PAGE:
Complexity: When 1 + 2 Is More Than 3

Unless you’ve been hiding under a rock, you would have heard the word “complexity” being increasingly used in meetings, events and speeches. So what is complexity? Short answer: it’s not the same as “complicated”. Here’s a cheat sheet to get up to speed with complexity, pronto.

When 1 + 2 Is More Than 3

Why do I need to know about complexity?

Governments are increasingly facing “wicked” problems and have realised that solving one could lead to other unforeseen issues. Singapore, for instance, tried to curb an anticipated population boom with family planning policies in the 1970s, but this led to a dependency on foreign workers and a rapidly ageing population. Wicked problems arise as a result of complexity and are hard to solve owing to the multitude of stakeholders, with divergent views and interests. Hence, recognising the complexity of a situation is critical to solving it.

When 1 + 2 Is More Than 3

Complexity in nature

When 1 + 2 Is More Than 3

Nature has plenty of complex systems. An example would be murmuration, when flocks of birds move in a swarm without any one bird being in charge. As they fly, each bird adjusts its location and speed based on the location and speed of those around it. The end result is a range of beautiful, non-uniform yet organised motions that protect the birds by frustrating predators.

Examples of complexity in our lives

Complicated systems


Flying an airplane is complicated — there are many steps — but when done right, the result is predictable.

A car is complicated because it has thousands of parts that interact with one another. But these parts follow a fixed cause-and-effect rule.

Complex systems

air traffic

Air traffic control operations change constantly — with a need to react to weather, aircraft downtime and contingencies, such as a hijacking. The system is now predictable NOT because it produces the same results from the same starting conditions but because it is designed to adapt to changing conditions.


Cars moving on the streets create a complex system as each agent, the car driver, interacts and adjusts his behaviour in response to events that are shaped by human perception, expectations, habit and emotions. Actual traffic flow cannot be predicted with certainty. No driver is in control of the whole system and there is no fixed destination.

When a complex system fails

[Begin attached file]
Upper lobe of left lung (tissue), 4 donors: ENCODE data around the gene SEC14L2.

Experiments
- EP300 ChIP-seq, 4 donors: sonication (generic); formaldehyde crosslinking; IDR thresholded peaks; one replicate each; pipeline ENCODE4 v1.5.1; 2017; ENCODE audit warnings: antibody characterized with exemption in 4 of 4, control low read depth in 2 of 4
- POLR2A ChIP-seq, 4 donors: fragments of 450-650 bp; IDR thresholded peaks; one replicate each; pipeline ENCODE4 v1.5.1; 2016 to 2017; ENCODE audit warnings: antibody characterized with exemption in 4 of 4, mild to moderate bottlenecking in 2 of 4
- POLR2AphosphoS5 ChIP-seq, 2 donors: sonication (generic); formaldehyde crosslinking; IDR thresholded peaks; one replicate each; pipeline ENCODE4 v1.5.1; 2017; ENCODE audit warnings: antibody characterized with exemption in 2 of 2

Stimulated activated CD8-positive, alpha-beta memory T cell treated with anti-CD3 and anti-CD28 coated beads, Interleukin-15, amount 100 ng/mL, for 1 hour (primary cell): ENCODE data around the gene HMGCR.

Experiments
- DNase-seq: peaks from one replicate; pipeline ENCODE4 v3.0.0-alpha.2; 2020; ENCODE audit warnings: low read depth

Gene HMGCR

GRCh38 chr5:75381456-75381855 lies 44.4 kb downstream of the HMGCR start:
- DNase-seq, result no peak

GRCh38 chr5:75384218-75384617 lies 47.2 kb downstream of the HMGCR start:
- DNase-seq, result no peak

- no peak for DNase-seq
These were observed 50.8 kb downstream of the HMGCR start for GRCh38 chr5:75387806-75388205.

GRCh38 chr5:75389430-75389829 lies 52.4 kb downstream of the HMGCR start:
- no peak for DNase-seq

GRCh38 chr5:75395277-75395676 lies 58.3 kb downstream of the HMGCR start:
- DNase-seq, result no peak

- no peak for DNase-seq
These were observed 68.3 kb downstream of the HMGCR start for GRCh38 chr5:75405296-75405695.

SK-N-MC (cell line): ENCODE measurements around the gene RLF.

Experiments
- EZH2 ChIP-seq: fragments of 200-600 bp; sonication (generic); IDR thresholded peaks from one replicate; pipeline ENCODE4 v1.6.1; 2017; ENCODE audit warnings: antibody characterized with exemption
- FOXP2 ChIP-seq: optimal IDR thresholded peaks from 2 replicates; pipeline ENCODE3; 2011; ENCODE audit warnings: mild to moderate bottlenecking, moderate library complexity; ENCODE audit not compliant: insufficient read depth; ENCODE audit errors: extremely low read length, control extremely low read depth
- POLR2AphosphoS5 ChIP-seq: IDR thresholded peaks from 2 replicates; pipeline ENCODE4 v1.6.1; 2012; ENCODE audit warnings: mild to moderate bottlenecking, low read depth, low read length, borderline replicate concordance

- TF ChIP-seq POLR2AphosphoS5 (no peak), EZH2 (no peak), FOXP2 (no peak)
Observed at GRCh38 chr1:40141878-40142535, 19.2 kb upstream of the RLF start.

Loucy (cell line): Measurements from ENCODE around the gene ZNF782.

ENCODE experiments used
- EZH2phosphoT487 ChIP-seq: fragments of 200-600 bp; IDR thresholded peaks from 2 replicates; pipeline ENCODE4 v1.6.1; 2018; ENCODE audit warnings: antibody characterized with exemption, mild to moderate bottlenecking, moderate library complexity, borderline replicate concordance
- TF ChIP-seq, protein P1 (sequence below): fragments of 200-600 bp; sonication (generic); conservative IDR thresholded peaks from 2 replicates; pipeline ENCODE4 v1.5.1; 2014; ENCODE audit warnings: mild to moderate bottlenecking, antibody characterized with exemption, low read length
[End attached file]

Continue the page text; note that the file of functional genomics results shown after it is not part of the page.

Complex systems that adjust to disturbances and remain functional are resilient. They fail when a tipping point is reached. Think of a sand pile that collapses, or a human stampede in a mass event.

The greater number of individual elements (or “agents”), and the greater their interdependence and diversity, the more complex is the system.

Scientist are trying to get a handle on complex systems so as to detect “trouble” in the system early on, to prevent a collapse or to bring about fast recovery if the threshold has just been crossed.

This is a new field of interdisciplinary study called Complexity Science. In a nutshell, scientists create models and run simulations on computers that mimic the way individual agents react, interact, self-organise and evolve, with the aim of seeing patterns and tendencies.

Useful Applications

Crowd control

When 1+2 is more than 3

Scientists identified patterns in crowd dynamics that occur immediately before a stampede. Their insights have guided authorities and organisers of large-scale events in their design of public spaces to prevent stampedes from occurring.

Read more about crowd control.

Viral infections

When 1+2 is more than 3

Scientists showed that reducing air traffic drastically would not slow down the spread of certain pathogens. Hence air travel restrictions were not used to deal with the highly infectious Severe Acute Respiratory Syndrome, or SARS.

Read more about viral infections.

Traffic disruptions

When 1+2 is more than 3

Scientists are helping Singapore’s mass rapid transit operators to forecast tipping points that can lead to a cascade of train delays. Their model alerts the operators early so that they can put in place tipping point measures, such as deploying more trains.

Read more about traffic disruptions.

    Jul 7, 2016
    Bridgette See
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